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Life is much better when its going to the dogs
An English Rose in Georgia
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As anybody who knows me will confirm, I am crazy about dogs — which, I always remind my husband, is a lot better than being known as “the crazy dog lady.”

Our two huge, elderly Labrador retrievers who made the trip with us from England now are supported by my adorable and much loved American-born 17-pound West Highland terrier, who thinks he is a bull mastiff and clearly is leader of the pack. He is 2 years old and healthy, but somehow I managed to persuade my husband that it is time for a new puppy.

So, as we welcome the latest canine addition to our family (a gorgeous flat-coated retriever named Georgie Girl), it made me think about the similarities and differences between pets and the attitudes toward them in the U.S. and the land of my birth.

For obvious reasons, we will consider dogs first. According to, there are almost 80 million dogs in the U.S., with 39 percent of households owning at least one dog. Meanwhile, in the United Kingdom, the number is lower but still a considerable 31 percent, according to

In both countries, according to the U.K. Kennel Club and the American Kennel Club, the Labrador retriever is the leading choice of canine “animal companion,” as the politically correct would say. In the U.K., dogs usually are allowed to run free in parks and on beaches, whereas I was surprised to learn that this is not the case in the U.S. Many parks do not even have a dog park area where dogs can socialize and enjoy exercising off-leash (or “off the lead,” as we say in England).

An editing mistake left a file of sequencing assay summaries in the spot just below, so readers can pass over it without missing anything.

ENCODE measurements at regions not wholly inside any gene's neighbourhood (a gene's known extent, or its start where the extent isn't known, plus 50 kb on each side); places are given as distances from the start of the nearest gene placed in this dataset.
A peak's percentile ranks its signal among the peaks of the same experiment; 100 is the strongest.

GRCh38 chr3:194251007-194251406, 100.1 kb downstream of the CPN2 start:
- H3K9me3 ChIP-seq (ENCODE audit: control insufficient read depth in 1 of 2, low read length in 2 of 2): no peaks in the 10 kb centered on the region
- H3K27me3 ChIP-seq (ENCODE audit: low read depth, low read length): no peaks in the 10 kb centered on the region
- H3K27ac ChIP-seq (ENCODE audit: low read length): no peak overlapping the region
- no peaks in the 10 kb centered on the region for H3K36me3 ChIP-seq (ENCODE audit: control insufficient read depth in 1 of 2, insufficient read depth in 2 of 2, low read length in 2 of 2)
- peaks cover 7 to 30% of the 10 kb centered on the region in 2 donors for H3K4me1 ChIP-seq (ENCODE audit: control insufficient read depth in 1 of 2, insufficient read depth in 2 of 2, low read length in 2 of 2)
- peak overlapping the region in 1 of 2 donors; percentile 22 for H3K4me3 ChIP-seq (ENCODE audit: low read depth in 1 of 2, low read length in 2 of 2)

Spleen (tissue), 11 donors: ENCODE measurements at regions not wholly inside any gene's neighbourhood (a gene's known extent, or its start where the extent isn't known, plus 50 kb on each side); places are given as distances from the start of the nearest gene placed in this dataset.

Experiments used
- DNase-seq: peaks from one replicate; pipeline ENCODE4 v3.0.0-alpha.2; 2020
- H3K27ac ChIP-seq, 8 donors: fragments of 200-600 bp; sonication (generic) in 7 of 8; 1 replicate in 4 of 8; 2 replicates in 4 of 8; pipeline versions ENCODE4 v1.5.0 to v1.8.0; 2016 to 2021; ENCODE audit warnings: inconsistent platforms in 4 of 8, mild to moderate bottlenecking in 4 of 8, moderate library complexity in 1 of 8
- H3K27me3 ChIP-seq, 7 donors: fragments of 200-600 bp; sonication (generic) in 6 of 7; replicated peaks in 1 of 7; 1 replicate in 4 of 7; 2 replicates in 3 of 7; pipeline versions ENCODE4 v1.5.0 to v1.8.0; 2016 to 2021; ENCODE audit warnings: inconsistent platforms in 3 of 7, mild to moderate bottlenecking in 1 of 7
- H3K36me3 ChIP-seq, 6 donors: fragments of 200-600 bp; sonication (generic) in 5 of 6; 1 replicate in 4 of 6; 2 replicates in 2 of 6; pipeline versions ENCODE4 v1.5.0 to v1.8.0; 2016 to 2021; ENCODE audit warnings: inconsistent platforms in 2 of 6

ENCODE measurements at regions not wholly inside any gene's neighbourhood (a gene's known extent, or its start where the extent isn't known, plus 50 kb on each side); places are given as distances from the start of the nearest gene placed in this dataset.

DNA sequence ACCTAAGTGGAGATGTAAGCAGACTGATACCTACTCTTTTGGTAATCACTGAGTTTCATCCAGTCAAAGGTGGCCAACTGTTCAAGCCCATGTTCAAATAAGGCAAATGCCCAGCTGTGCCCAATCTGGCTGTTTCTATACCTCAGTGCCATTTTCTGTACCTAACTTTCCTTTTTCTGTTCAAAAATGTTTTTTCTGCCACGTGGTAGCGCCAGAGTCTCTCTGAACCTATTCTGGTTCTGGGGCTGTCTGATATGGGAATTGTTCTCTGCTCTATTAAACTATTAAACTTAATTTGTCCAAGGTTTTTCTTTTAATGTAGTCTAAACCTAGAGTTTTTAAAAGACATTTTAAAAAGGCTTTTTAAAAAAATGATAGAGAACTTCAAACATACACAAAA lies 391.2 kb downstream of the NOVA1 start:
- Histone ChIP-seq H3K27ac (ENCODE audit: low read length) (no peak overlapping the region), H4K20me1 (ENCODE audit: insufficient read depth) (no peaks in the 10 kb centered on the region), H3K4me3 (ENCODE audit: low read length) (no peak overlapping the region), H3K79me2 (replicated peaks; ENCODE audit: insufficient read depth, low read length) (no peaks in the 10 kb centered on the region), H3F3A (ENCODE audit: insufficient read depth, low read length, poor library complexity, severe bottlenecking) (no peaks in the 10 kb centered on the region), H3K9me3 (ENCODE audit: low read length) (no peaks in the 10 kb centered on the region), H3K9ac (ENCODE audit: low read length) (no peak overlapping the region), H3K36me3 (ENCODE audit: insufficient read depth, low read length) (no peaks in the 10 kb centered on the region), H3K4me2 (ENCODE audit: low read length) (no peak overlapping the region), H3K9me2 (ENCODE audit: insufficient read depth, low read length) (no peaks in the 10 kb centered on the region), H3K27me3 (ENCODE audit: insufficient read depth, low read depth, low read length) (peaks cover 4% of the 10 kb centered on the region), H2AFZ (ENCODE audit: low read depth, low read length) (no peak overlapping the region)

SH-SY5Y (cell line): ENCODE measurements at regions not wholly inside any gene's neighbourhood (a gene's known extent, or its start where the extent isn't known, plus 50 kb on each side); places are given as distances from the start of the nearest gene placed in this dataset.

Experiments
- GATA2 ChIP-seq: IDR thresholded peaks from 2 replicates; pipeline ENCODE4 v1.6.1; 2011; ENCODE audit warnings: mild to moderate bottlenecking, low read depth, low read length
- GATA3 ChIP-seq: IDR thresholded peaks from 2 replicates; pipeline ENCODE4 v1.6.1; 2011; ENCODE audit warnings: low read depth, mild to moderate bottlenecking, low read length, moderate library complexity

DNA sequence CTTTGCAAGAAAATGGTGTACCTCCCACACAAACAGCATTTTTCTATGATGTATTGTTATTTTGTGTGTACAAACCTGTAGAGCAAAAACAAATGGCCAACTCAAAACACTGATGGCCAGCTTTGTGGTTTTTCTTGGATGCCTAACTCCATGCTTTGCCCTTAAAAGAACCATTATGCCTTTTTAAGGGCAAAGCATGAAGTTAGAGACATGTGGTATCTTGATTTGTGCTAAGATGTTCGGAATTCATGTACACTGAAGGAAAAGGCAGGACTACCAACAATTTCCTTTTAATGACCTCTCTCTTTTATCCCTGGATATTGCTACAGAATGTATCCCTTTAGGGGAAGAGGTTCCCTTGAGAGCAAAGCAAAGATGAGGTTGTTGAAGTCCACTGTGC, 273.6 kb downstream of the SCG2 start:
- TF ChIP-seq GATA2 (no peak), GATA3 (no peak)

There also is a more extreme element of pampered pooches in the U.S. with doggie spas, dog walkers, dog boutiques, etc. While I love my dogs, I still am too British to dress them in anything more than a collar and the occasional bandana. Of course, as with all things American, this trend is spreading to the U.K.

Things have come a long way since I was a child. I have to smile when I think about dog psychologists and celebrities like the famous dog whisperer, Cesar Millan. When I was growing up in the 1980s, dogs on TV were taught to behave by an unlikely TV star: a matronly lady in her 70s called Barbara Woodhouse, who dressed like an old-fashioned British nanny and would shout instructions at dogs, telling them to “sit” and “time for walkies” and to “give her the paw” (Americans ask their dogs to shake).

Turning to cats, my husband is not a cat lover and frequently reminds me that “dogs have owners but cats have staff.”

Other pets — such as fish, rabbits and hamsters — are much lower down the popularity scale than dogs and cats, but one scary fact that hit me when I emigrated was the prevalence of exotic pets in the U.S. I know there are different state laws (influenced by climate, geography, urbanization and tradition) regarding the ownership of exotic pets and the need for licenses, but the fact that some Americans take huge snakes, wild raccoons and various monkeys into their homes as pets still shocks me.

Anyway, getting back to lovable, furry pets, I leave you with this Ben Williams quote: “There is no psychiatrist in the world like a puppy licking your face.” Now, I am going to have some therapy.

God bless America!

Lesley grew up in London, England, and moved to Richmond Hill in 2009. Contact her at or

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